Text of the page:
THE country will fall silent on Friday to honour those who gave their lives in the bloodiest battle in British military history.
In cities and villages across the region, the sacrifice of thousands of ordinary soldiers killed or injured during the Battle of the Somme will be remembered to mark the centenary of the moment they went over the top.
- Don’t miss a special souvenir supplement telling the story of the Durham Pals and the sacrifices they made at the Battle of the Somme, in The Northern Echo on Friday, July 1, 2016
More than 19,000 British soldiers were killed on the opening day of the slaughter and more than 38,000 were wounded, many of them friends who had joined up to serve together in the Pals battalions.
The battle raged in the mud of the trenches for four months and by the time it was over there were more than one million casualties.
Of the 15,000 soldiers of the Durham Light Infantry who fought at the Somme, more than half were wounded, killed or reported missing.
GUIDE TO BATTLE OF THE SOMME EVENTS
Thiepval Memorial in France
On Thursday evening Prime Minister David Cameron will join The Duke and Duchess of Cambridge and Prince Harry at the Thiepval Memorial in France, where 70,000 British and Commonwealth soldiers with no known grave are commemorated.
In London, the Queen and Duke of Edinburgh will join the congregation for an evening vigil at Westminster Abbey on Thursday.
Two minute’s silence
A national two-minutes’ silence will take place at 7.28am on Friday, to mark the moment whistles sounded across the battlefield and young volunteers left their trenches to march towards the German machine-guns.
A bugler will sound the Last Post from the roof of Durham Cathedral on Friday morning, while motorcyclists from the Royal British Legion will sound a whistle at 7.30am to signal the start of a 24-hour charity ride around the North of England.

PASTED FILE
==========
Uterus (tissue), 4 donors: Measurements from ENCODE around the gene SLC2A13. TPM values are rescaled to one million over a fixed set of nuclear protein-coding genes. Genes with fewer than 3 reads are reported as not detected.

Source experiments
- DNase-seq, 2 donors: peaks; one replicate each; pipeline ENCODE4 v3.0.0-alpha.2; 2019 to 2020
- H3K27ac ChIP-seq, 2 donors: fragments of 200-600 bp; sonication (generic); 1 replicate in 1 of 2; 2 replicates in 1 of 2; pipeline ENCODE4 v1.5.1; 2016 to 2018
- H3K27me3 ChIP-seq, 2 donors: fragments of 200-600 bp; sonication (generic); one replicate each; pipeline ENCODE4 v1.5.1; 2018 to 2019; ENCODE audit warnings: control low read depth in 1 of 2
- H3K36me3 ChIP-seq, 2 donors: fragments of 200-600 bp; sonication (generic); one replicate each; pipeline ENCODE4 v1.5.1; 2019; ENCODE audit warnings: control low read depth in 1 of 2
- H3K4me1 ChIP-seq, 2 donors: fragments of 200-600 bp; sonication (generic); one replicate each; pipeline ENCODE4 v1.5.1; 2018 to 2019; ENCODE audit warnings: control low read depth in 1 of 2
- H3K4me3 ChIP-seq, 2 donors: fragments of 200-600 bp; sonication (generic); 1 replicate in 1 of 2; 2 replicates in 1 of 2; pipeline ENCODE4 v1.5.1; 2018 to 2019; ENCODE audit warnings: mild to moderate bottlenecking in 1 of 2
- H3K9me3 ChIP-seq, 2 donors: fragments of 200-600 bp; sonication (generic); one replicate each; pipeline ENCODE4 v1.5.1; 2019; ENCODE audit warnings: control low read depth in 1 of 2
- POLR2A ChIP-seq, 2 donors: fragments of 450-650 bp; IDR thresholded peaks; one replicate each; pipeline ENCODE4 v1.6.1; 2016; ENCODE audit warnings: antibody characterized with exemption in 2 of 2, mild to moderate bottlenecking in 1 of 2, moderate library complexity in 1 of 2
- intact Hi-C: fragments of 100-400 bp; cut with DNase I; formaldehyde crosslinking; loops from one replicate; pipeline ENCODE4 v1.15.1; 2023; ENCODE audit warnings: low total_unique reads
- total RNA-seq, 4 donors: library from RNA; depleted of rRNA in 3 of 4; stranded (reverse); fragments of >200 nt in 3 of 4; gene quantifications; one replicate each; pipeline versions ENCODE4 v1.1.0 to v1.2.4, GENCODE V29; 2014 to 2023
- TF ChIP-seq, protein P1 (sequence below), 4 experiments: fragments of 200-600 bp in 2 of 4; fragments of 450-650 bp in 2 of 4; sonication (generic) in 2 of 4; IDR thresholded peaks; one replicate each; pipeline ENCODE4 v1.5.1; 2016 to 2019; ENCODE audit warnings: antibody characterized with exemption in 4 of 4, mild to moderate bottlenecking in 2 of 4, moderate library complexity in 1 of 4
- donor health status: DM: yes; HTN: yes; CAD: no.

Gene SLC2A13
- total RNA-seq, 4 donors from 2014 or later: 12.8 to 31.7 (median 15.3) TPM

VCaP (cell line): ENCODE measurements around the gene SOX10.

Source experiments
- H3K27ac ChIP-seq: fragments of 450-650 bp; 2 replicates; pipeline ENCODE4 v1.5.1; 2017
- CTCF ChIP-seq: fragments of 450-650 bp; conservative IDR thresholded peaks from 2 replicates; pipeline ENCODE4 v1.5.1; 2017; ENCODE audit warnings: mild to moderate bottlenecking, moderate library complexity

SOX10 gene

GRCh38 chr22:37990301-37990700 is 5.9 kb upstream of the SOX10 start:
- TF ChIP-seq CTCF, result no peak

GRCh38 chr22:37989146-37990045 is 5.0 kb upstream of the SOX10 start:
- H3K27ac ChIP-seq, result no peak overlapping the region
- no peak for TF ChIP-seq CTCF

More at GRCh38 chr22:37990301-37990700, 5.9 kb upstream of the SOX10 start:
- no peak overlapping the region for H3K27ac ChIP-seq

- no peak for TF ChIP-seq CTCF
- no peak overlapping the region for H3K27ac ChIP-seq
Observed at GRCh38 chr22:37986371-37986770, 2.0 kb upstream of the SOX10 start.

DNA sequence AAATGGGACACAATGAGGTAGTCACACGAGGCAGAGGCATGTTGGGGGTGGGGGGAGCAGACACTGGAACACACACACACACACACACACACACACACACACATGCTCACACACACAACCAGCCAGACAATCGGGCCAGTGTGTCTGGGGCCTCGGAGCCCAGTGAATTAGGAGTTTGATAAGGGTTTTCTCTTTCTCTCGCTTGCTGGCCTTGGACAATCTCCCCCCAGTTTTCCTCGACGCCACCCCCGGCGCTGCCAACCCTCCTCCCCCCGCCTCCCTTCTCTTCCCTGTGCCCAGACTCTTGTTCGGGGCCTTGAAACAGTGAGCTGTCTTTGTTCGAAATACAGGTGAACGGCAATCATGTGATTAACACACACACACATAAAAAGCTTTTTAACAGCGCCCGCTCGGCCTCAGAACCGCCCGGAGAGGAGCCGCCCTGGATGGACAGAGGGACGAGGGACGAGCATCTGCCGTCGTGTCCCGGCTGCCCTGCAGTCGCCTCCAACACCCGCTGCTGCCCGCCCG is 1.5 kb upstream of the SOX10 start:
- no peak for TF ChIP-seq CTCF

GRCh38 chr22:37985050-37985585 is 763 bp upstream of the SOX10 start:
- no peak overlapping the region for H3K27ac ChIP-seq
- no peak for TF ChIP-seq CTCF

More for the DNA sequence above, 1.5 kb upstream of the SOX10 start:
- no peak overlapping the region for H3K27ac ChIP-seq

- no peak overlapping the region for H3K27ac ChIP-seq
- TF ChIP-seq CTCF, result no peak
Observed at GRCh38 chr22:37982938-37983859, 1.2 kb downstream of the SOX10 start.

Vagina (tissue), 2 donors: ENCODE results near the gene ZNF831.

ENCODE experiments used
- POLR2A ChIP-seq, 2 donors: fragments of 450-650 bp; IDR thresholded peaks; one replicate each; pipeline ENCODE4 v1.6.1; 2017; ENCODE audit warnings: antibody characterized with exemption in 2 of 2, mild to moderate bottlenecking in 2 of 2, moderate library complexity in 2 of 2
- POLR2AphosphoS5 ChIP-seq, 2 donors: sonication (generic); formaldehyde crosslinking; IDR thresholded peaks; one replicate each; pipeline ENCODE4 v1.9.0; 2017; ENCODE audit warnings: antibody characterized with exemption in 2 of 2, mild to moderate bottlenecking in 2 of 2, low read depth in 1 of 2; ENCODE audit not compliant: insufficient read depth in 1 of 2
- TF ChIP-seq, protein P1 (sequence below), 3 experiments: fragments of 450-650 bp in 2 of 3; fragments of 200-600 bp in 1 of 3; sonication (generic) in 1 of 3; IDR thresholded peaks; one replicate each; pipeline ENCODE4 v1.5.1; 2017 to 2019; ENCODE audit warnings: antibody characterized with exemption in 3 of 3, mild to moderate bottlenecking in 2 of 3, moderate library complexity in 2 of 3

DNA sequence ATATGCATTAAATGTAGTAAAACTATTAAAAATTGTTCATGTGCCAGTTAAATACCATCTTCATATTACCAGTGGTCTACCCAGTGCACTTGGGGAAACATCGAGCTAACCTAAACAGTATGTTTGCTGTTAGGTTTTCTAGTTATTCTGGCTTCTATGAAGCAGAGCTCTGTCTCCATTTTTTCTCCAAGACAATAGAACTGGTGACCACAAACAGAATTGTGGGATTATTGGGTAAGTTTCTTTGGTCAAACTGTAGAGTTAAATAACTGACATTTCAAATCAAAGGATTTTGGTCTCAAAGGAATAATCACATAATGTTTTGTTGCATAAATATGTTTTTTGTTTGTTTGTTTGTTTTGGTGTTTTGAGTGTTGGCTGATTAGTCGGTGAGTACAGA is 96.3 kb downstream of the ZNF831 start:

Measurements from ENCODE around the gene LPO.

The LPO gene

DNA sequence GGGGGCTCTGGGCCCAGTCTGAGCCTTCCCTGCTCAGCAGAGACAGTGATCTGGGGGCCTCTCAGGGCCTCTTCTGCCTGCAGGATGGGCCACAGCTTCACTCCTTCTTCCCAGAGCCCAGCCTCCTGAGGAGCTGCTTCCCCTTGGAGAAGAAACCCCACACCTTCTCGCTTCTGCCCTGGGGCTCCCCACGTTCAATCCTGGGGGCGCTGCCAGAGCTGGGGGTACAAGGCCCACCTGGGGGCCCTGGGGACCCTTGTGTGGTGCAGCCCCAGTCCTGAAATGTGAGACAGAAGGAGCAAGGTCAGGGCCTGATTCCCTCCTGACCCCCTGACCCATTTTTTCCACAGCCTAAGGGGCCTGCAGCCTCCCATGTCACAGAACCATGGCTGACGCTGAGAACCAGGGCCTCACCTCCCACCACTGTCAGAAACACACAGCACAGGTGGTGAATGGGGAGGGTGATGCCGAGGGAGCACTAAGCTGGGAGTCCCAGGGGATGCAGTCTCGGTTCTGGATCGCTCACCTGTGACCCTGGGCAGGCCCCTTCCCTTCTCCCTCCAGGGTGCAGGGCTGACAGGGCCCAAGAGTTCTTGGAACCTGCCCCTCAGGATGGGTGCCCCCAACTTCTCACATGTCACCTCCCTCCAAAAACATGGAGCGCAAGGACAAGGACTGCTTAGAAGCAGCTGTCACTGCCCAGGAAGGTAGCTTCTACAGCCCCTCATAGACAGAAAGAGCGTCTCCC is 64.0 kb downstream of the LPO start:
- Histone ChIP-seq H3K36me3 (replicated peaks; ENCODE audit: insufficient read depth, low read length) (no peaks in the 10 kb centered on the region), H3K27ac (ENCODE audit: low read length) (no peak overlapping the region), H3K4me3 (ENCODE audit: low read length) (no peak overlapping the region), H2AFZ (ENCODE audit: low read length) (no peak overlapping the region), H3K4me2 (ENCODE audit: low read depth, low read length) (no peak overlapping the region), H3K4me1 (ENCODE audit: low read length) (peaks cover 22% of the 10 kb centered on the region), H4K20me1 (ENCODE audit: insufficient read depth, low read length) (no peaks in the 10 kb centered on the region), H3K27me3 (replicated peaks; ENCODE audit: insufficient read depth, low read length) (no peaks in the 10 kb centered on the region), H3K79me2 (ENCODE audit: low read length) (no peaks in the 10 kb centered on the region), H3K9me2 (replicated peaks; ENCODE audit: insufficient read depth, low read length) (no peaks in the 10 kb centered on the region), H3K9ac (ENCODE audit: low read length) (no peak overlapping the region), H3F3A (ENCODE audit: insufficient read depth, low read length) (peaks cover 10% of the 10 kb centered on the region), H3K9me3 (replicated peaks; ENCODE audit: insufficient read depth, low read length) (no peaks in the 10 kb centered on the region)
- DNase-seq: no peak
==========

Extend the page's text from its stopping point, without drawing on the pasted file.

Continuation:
Their sacrifice will also be remembered at a special Evensong at 5.15pm on Friday.
St Nicholas’ Cathedral, Newcastle
The sound of a huge explosion will fill St Nicholas’ Cathedral in Newcastle at 7.28am to mark the moment mines were detonated along the battlefield, with Last Post sounded every half hour.
At 10am St Nicholas’ bells will be rung for an hour to mark bellringers who died in the conflict and a 7pm service will be held, including a small canister of soil from the Somme to be blessed by the Bishop of Newcastle, the Right Reverend Christine Hardman.
Dean of Newcastle, the Very Reverend Christopher Dalliston, said, “A century on, the extraordinary courage and terrible loss of a generation of young men, including thousands from Tyneside, remains imprinted on the national consciousness.
“This is a unique opportunity to recall the cost and tragedy of war, to pray for a world of peace and justice and to remember with thanksgiving all who have fought for our freedom and made undaunted the final sacrifice.”
Brancepeth: Free screenings of the 1916 film the Battle of the Somme will be show in Brancepeth Village Hall on Friday, July 1 at 2pm and 7.30pm.
Darlington: Celebrating Communities will hold a simple ceremony outside the Pease Monument at 11am on Friday, July 1.
Gainford: A short service is taking place at 7.30am at the war memorial at St Mary’s Church in Gainford on Friday, July 1.
Lanchester: Staff and students at St Bede’s Catholic School and Sixth Form Centre will hold a short service of song and prayer, followed by the scattering of poppies.
Meadowfield: A parade with a band and bagpiper will march from the Royal British Legion to St John’s Church at 10.40am on Sunday, July 3 for a service with a bugle.
New Herrington: A commemorative event takes place outside St Aidain’s Parish Centre, in New Herrington on Thursday at 6.30pm. The event takes place on the green between Lanton Street and Fenton Street, where families learned of news of their loved ones during the battle.
Sedgefield: Sedgefield Local History Society and Sedgefield Village Veterans will hold a commemoration at Sedgefield War Memorial at 11am today, Thursday, June 30.
Spennymoor: Choral Evensong with Act of Remembrance at St Andrew’s Church, St Andrew’s Lane at 6pm on Sunday, July 3.